As the cops stayed on top of the hill, men and women began to organise an all-night vigil. The Governor arrived in Flint and said he was holding the National Guard “in readiness”. But GM’s strategy — to get martial law declared, to starve out the workers and eventually evict them — had failed.

The next day 8,000 workers from nearly by cities and towns rallied in front of Fisher No. 2 to celebrate victory. Fisher No. 1 shored up its defences against the mobilisation of 1500 National Guardsmen, e.g. the huge crane whistle was set to blow at the first sign of attack.

1200 “John Doe” warrants were made out to be served on the strikers, charging them with “criminal syndicalism, felonious assault, riot, destruction of property and kidnapping”.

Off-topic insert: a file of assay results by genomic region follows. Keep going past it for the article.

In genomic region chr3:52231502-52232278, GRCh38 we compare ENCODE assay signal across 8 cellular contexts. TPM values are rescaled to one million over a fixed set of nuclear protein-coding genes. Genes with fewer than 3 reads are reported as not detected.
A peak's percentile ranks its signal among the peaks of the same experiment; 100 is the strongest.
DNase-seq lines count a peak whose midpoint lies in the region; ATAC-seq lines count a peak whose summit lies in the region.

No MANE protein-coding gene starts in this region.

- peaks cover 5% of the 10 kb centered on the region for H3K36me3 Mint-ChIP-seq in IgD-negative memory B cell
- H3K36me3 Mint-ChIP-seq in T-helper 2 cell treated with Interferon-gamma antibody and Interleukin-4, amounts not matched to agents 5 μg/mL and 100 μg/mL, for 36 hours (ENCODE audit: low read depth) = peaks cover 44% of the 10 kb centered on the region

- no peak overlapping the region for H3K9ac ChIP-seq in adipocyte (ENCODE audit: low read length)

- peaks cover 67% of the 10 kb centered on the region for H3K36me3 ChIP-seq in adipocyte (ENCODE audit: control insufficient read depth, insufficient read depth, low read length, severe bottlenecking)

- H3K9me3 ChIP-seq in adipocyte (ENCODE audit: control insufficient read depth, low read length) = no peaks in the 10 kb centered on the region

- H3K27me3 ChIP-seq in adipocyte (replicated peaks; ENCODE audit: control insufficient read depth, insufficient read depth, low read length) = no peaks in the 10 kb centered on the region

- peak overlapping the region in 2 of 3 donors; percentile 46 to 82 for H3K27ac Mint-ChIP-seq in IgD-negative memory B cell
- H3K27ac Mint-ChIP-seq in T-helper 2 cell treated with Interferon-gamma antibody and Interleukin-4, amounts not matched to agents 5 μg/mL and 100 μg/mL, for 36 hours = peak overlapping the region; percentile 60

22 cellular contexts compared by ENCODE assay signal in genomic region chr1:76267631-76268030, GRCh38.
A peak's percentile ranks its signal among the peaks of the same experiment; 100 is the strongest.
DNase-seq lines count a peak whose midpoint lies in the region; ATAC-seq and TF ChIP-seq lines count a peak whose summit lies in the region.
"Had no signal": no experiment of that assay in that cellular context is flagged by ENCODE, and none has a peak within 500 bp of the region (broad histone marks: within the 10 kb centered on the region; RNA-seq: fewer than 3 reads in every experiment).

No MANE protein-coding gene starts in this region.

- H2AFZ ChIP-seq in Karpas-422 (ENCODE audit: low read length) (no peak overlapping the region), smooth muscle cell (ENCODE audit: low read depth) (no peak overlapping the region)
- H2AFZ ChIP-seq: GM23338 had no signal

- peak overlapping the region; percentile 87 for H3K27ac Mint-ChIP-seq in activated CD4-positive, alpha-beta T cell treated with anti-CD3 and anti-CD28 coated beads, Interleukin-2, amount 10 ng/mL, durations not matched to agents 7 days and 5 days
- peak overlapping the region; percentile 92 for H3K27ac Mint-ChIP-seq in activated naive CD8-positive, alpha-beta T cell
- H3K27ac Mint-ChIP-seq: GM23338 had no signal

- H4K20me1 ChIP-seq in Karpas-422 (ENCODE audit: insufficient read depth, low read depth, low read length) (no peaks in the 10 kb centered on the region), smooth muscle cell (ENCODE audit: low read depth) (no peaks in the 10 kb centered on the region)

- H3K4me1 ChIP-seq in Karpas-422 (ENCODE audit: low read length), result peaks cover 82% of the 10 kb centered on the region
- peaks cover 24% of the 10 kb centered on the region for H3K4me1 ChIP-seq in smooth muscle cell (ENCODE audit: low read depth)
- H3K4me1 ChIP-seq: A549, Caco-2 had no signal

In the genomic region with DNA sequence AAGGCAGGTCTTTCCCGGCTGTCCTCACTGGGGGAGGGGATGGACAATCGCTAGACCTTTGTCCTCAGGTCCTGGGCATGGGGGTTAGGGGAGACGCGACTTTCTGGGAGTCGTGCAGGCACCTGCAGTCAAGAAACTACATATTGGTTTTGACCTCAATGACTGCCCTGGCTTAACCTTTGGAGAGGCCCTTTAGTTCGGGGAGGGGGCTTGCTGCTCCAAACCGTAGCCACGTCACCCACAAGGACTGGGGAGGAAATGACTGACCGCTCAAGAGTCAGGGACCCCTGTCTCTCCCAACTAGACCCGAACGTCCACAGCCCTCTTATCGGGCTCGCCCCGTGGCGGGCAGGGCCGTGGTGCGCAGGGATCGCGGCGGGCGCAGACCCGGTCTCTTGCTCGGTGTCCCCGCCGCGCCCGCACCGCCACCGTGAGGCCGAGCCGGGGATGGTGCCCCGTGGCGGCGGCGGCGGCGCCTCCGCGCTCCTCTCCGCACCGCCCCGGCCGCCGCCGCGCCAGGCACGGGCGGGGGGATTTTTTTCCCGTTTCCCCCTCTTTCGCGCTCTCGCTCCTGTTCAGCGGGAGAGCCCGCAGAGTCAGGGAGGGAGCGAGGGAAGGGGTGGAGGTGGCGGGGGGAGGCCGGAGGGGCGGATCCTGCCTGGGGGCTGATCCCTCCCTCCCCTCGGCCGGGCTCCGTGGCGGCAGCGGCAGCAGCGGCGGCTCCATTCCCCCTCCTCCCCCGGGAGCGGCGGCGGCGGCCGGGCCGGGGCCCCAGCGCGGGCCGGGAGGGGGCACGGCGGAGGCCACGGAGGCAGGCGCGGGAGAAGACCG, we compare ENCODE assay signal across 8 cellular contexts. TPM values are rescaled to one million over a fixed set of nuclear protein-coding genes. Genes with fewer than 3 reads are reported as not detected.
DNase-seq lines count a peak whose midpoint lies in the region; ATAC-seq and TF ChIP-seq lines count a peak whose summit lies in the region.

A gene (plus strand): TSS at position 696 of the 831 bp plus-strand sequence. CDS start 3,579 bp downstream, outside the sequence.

One of the results of the victory of Bull Runs was the new importance it gave to women in the strike. A Women’s Emergency Brigade was organised: composed of volunteers, organised on semi-military lines, these were women who could be rounded up for any emergency on a moment’s notice.

double cross and counter-attack

On 13 January Governor Frank Murphy called both sides into conference and two days later GM agreed to a truce. National bargaining with the UAW was to begin on the 18th on all issues. The sit-downers would evacuate the struck plants but the plants would remain closed.

But just before the workers were due to march out as a body the UAW found out that GM intended to negotiate with the Flint Alliance. The sit-downers decided to stay and GM walked out of negotiations.

GM then began an all-out drive to break the strike.

Vigilantes smashed UAW headquarters at Anderson, Indiana and ran the union organisers out of town. Five pickets were clubbed by cops on the line in front of the Cadillac plant in Detroit. The state legislature sponsored a bill to outlaw sit-down strikes…